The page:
In a recent feature on Orion magazine’s Web site, the editors asked me this question: “Does technology merely distract us from the natural world—or can it help us gaze more intently at its varied forms?”
My article, answering that question, is here. In it, I described how I spend more time carrying a camera than a fishing rod, these days. And I wrote:
I find that the camera makes me slow down and look more intently than I normally would. After one hike, I was sitting at my computer, reviewing photos of rock patterns and tree bark. I was suddenly startled by something I had not seen when I took the picture.
Hidden in the bark was an eye, looking back at me.
When I posted the address to the Orion article on my Facebook page, one reader asked me to publish the actual photograph. A wonderful conversation ensued. People posed their theories as to just who’s eye that was, if it was an eye. One mother showed it to her son, and he concluded that the eye belonged to a dragon. I went with her son’s theory.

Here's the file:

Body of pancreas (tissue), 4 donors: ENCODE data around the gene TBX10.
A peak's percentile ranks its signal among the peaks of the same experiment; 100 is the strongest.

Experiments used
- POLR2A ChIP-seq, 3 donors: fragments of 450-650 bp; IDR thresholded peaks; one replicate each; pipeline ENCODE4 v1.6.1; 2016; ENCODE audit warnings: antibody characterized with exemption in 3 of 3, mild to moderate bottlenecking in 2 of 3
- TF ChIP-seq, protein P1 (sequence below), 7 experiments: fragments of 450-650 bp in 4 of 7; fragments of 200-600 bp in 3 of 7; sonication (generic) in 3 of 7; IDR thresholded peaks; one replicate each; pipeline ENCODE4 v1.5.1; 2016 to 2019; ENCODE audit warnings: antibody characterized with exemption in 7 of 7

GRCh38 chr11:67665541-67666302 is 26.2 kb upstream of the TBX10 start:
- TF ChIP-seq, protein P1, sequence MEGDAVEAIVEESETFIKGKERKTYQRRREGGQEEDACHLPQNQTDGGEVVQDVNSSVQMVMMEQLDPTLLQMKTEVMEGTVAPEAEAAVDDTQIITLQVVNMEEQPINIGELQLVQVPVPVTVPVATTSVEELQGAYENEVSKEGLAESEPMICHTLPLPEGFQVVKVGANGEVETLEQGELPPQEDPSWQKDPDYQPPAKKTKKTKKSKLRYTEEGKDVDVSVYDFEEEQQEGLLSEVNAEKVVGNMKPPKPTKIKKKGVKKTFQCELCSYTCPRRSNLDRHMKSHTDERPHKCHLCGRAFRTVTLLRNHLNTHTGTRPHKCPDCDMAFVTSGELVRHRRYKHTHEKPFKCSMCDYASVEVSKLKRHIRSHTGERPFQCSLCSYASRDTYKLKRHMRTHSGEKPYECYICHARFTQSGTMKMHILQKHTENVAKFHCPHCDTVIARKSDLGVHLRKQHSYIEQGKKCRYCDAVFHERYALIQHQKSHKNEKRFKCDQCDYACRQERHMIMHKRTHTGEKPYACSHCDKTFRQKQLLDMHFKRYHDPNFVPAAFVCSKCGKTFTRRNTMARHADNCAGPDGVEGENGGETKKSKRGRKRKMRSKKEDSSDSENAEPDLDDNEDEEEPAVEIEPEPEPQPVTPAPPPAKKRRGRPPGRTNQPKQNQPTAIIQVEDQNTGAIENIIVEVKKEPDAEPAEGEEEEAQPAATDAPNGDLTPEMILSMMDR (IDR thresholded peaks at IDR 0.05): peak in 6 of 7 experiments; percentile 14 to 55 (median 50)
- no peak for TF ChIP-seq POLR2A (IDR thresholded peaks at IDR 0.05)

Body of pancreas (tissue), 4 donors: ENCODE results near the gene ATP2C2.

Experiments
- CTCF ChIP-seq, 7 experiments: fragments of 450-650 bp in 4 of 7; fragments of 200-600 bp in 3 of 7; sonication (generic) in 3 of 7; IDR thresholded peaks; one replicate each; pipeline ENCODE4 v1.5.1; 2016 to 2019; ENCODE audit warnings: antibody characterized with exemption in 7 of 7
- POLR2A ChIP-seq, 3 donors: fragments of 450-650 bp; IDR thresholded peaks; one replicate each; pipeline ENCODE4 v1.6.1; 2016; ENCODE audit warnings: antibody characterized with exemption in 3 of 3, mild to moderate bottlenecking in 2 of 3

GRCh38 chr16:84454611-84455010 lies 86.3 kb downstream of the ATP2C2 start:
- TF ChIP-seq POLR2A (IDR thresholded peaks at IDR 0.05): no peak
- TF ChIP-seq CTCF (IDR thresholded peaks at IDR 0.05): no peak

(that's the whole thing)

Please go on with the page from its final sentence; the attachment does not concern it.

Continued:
What do you think? Here’s the photo.
The eye is just right of center and up a bit. See it? It sees you.
Author David Sobel (“Wild Play”) and film maker Camilla Rockwell and I discussed this topic and more during Orion’s live web event in June, “Reimagining Nature Literacy.” Listen to a recording of the conversation here.”
Richard Louv is the author of THE NATURE PRINCIPLE: Human Restoration and the End of Nature-Deficit Disorder and LAST CHILD IN THE WOODS: Saving Our Children from Nature-Deficit Disorder. He is Chairman Emeritus of The Children and Nature Network.